Sharing research on Twitter

Christine Tudhope
Friday 12 January 2024

Twitter is essentially a micro-blogging site allowing the quick sharing of news, views, and information. Whatever you want to say must fit into 280 characters.

As a researcher the main purpose in using Twitter is to drive people to your published papers and research, your own web pages, and relevant other content online. While the University can share world-leading research on corporate social media channels, sharing your work on your own channels to your networks will prove more effective and impactful.

In looking to share your research on social media, first you must consider the following:

  • Are you the lead researcher – if so, could your research make a science news story? Contact the Press Office to discuss opportunities to share your research through traditional press channels and on the University’s corporate social media channels
  • What are the key messages you want to say about your research – how can you succinctly summarise your research in 280 characters
  • Do you have the DOI or direct link to your paper – this is vital to drive followers to read and engage with your research
  • Consider what photos or video content relating to your research you can share. Use of photos and videos on tweets increases engagement and is more likely to translate in to clicks through to your research
  • Collect photos and videos at every stage of your research for future use online and on social media
  • It is important to remember that you do not just tweet when you have a new paper coming out – otherwise people will lose interest in your channel.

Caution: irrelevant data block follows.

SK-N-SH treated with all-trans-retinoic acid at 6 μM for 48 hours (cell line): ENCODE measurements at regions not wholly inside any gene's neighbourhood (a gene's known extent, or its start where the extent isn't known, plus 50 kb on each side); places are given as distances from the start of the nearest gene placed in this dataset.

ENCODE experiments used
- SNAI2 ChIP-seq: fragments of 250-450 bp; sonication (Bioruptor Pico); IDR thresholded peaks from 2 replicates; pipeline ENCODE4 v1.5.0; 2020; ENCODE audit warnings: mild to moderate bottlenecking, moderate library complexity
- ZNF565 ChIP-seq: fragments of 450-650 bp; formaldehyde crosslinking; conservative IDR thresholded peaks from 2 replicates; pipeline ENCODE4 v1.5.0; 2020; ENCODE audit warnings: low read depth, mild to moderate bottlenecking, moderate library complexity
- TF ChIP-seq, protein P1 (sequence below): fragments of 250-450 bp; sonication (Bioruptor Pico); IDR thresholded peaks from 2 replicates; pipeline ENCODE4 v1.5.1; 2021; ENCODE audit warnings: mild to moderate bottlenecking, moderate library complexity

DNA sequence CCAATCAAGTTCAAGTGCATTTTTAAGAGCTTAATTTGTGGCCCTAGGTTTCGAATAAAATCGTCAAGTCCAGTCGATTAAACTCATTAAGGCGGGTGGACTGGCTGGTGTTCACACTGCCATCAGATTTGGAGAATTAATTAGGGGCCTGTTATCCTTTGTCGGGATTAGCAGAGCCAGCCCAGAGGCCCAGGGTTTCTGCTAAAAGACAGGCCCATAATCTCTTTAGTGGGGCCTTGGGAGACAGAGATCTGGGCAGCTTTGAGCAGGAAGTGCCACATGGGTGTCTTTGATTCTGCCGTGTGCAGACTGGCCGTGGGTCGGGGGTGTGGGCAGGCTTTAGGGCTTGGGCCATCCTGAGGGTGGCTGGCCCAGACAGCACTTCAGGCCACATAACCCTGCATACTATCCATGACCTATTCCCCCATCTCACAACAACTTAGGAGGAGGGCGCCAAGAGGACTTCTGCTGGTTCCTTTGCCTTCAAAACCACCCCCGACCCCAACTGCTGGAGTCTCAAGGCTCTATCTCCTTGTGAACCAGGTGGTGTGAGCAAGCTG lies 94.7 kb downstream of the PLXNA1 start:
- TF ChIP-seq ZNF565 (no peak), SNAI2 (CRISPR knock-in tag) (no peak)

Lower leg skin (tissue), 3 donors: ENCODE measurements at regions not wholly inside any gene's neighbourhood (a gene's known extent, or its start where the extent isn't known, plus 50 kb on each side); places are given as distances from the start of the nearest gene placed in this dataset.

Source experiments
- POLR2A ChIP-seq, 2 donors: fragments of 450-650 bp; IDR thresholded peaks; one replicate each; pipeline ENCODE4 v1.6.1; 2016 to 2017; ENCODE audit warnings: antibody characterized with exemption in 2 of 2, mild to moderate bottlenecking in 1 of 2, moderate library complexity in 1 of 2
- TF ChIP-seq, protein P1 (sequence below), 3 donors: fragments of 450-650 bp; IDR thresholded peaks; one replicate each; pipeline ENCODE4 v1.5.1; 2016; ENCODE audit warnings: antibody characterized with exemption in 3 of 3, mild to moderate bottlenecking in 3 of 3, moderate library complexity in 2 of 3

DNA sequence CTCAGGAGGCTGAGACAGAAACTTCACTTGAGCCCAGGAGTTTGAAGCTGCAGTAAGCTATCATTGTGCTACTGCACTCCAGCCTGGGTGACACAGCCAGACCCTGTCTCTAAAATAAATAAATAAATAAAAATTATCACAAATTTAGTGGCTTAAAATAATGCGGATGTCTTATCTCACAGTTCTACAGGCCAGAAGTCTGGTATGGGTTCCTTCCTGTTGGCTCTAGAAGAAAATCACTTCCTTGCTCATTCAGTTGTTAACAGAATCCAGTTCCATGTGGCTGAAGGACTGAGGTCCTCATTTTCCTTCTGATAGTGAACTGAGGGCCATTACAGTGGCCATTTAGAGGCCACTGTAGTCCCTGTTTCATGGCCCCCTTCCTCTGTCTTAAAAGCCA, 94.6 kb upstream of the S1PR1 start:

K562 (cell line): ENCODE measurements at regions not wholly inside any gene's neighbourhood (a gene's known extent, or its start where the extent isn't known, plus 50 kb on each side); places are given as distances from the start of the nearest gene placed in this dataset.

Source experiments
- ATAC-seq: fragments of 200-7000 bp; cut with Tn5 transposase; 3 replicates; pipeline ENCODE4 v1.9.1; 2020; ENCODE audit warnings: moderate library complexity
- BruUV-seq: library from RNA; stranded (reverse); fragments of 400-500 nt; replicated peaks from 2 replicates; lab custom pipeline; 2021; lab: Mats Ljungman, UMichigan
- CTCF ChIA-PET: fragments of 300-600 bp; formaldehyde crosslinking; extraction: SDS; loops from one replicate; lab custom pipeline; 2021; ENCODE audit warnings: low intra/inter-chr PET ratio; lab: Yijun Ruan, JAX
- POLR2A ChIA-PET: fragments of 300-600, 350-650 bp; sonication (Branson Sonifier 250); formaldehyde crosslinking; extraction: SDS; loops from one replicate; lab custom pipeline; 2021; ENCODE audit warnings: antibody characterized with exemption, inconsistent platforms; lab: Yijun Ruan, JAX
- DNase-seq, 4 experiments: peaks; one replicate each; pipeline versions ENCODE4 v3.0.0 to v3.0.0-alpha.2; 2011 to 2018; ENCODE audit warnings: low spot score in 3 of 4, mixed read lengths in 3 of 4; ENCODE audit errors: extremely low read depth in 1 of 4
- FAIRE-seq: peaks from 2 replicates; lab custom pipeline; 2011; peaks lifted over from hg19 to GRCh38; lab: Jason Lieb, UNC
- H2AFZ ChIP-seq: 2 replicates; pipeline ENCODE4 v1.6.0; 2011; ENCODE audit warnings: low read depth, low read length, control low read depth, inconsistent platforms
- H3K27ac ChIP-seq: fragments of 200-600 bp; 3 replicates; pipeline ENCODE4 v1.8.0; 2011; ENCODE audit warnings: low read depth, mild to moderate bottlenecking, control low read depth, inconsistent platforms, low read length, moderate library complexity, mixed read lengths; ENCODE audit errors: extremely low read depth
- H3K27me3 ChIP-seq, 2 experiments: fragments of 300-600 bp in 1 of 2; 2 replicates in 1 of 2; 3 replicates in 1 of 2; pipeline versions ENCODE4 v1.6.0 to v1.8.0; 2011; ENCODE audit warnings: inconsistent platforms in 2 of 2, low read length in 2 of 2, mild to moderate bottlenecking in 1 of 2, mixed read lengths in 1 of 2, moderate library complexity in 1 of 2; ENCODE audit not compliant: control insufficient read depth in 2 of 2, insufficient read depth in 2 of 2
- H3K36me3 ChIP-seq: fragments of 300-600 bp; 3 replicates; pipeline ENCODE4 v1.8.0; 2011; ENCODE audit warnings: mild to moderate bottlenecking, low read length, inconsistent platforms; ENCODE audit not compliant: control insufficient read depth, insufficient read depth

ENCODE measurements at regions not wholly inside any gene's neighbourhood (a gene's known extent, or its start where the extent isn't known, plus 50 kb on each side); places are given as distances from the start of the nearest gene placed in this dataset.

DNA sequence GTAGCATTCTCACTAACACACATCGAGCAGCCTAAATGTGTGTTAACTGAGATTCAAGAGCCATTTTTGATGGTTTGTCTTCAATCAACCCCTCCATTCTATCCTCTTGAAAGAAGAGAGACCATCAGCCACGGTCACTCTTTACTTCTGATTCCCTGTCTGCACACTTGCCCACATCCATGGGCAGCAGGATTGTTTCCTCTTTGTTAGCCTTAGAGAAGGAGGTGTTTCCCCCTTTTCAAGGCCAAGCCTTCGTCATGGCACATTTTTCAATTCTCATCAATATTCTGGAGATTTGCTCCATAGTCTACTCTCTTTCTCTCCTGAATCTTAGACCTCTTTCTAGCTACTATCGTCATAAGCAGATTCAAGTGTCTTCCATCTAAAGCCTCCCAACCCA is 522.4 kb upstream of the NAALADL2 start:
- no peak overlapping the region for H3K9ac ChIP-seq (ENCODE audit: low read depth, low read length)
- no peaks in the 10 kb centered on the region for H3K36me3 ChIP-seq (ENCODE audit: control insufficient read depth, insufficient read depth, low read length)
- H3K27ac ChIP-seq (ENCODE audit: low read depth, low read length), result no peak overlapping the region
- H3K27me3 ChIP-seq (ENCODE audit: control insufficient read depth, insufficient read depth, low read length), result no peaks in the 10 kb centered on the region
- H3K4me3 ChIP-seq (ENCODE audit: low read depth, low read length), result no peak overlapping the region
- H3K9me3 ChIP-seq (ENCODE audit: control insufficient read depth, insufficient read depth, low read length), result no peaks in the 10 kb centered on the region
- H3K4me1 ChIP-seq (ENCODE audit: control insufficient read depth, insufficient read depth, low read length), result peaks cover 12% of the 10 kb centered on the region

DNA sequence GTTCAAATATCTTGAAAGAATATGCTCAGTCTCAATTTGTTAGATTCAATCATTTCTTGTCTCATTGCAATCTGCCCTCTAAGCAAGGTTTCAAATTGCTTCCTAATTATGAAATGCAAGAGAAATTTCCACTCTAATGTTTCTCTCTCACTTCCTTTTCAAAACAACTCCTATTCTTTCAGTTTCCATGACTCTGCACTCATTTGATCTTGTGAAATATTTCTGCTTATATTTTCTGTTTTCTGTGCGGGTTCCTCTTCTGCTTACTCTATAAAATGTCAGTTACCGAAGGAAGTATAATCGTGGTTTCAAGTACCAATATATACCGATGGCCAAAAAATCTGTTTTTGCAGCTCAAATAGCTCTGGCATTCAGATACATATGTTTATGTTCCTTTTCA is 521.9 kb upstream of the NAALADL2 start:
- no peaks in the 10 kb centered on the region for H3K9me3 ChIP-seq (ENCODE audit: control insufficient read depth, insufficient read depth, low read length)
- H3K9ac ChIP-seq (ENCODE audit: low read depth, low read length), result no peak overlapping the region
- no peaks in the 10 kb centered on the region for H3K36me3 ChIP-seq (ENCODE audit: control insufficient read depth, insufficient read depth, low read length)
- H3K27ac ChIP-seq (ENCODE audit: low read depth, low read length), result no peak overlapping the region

• Look to share other research you are referenced in, newspaper articles, blogs or any online content in relation to your research. The key is to keep a continual feed of content on your channel that your audience will find of interest.
  • You can share (retweet) research or news from other sources relevant to your field of study that your audience may find interesting.
  • Use Twitter to provide updates about your research project, for example, key milestones, developments in the field, additions to your research team etc
  • Look at national and international days to link your research to – such as Earth Day, World TB Day etc – this is an opportunity to showcase your research in the field on days when a larger audience on Twitter will be more engaged in the area as a whole. Find out more via the UN.

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